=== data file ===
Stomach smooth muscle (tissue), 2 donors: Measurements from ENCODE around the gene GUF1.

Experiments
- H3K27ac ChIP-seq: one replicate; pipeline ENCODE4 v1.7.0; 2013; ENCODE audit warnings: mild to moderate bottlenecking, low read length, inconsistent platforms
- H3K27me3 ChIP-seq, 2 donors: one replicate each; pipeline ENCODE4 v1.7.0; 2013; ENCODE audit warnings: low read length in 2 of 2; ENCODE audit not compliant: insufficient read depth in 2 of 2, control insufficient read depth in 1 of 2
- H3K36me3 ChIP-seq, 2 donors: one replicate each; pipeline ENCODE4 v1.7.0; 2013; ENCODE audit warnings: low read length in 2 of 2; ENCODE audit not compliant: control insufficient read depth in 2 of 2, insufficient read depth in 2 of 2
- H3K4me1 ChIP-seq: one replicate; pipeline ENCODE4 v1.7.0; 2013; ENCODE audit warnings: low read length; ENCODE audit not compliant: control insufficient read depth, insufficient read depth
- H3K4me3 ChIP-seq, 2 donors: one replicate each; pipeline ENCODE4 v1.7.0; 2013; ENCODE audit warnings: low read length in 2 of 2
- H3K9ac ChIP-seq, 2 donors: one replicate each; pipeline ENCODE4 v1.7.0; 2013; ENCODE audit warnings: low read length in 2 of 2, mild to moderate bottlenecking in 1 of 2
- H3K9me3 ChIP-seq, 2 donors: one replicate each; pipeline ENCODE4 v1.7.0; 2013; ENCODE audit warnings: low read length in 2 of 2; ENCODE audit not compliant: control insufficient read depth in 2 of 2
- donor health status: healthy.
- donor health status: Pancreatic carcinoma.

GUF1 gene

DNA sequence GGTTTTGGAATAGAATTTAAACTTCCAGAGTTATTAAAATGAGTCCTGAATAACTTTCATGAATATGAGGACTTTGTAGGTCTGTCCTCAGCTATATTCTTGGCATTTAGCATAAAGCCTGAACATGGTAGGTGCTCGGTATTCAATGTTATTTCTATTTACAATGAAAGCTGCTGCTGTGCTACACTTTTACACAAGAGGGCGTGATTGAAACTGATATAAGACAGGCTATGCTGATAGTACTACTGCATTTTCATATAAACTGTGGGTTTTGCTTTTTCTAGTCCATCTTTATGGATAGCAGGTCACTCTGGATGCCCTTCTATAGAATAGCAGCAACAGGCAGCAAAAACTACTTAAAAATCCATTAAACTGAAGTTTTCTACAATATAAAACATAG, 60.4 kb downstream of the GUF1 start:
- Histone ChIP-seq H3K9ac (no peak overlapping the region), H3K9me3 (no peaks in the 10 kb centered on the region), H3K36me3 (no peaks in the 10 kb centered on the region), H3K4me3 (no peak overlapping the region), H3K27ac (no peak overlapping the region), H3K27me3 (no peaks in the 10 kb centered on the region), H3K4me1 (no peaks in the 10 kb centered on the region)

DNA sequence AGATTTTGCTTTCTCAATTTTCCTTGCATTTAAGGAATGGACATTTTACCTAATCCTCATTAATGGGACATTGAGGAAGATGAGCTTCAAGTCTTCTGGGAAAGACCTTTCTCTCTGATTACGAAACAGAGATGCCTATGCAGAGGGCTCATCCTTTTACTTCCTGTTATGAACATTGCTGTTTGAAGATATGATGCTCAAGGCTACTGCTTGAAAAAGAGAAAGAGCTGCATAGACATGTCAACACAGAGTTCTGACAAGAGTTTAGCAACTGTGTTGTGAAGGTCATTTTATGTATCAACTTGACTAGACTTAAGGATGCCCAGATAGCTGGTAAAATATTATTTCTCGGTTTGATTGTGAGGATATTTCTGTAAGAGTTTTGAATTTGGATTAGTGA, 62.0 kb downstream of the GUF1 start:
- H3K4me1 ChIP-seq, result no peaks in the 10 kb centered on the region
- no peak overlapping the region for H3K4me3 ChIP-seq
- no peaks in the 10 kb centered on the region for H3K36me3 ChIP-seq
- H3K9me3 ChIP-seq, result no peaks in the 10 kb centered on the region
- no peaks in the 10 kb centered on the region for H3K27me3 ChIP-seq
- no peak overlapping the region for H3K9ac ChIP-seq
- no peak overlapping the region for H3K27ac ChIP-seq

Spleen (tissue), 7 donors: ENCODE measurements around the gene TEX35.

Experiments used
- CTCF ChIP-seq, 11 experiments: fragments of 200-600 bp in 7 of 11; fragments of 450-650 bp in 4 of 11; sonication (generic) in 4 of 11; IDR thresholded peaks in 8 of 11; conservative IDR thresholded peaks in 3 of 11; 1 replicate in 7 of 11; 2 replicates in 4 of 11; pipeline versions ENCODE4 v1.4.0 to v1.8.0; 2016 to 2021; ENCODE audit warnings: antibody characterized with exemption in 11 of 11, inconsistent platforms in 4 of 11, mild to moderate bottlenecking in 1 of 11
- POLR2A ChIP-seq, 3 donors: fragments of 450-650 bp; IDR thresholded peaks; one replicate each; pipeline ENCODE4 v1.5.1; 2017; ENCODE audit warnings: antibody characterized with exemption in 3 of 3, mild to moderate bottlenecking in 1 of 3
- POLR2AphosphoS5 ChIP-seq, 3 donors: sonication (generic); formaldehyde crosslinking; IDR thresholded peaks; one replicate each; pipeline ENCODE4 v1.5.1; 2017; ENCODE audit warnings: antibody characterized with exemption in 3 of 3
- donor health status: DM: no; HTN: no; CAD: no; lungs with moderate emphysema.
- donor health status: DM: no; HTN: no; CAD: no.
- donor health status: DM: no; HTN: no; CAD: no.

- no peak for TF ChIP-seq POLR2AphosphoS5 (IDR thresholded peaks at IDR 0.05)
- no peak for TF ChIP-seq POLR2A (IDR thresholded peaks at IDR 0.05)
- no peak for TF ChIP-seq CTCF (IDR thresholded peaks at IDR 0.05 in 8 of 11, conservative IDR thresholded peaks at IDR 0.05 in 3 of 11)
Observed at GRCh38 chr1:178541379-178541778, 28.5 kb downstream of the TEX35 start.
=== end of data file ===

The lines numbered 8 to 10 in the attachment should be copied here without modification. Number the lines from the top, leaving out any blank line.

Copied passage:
- H3K9ac ChIP-seq, 2 donors: one replicate each; pipeline ENCODE4 v1.7.0; 2013; ENCODE audit warnings: low read length in 2 of 2, mild to moderate bottlenecking in 1 of 2
- H3K9me3 ChIP-seq, 2 donors: one replicate each; pipeline ENCODE4 v1.7.0; 2013; ENCODE audit warnings: low read length in 2 of 2; ENCODE audit not compliant: control insufficient read depth in 2 of 2
- donor health status: healthy.